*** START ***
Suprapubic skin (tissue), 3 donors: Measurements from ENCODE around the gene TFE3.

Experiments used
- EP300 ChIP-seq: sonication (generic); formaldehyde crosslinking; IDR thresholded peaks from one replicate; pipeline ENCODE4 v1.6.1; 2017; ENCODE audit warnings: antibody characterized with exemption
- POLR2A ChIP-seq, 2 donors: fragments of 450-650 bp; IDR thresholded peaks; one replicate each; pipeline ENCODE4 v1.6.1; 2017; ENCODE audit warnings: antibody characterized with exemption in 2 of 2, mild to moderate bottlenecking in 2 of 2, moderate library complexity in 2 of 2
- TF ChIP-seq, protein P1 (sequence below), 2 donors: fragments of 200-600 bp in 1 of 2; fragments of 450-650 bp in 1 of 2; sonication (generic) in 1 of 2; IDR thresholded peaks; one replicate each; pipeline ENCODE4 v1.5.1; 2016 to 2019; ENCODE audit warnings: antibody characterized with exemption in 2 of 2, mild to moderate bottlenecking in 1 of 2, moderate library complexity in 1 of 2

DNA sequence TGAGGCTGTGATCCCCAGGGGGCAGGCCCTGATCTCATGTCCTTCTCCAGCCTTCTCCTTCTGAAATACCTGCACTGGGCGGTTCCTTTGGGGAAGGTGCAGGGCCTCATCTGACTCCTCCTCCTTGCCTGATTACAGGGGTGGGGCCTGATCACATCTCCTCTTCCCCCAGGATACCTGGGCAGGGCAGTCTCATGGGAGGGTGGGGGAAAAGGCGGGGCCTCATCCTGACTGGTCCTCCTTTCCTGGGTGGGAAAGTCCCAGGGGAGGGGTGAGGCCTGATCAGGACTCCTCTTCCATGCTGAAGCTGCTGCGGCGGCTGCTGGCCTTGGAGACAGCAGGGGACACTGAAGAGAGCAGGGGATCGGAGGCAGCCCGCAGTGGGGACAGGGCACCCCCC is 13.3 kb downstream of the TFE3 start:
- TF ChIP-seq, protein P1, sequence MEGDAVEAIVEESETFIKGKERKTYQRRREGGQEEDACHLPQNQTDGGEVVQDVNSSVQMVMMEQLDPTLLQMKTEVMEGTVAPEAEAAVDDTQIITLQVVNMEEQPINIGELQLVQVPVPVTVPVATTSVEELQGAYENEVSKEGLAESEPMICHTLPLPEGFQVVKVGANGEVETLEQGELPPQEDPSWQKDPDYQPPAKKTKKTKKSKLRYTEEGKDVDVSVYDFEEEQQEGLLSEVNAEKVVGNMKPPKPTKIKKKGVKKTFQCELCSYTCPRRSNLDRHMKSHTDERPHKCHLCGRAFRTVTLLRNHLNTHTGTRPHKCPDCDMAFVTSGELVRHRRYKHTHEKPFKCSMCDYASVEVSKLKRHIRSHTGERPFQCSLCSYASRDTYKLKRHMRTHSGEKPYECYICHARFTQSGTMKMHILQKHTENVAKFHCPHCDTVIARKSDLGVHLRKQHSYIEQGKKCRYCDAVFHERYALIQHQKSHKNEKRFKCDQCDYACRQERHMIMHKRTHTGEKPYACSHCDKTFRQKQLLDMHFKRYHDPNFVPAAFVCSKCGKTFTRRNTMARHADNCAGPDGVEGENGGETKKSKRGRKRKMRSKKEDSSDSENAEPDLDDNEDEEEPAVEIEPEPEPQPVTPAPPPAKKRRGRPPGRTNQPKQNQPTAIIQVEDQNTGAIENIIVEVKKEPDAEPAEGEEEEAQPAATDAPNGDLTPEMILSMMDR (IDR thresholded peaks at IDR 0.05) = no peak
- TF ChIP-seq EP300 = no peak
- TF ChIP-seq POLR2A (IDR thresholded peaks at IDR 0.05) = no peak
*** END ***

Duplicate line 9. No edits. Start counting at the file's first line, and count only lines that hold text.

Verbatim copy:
- TF ChIP-seq POLR2A (IDR thresholded peaks at IDR 0.05) = no peak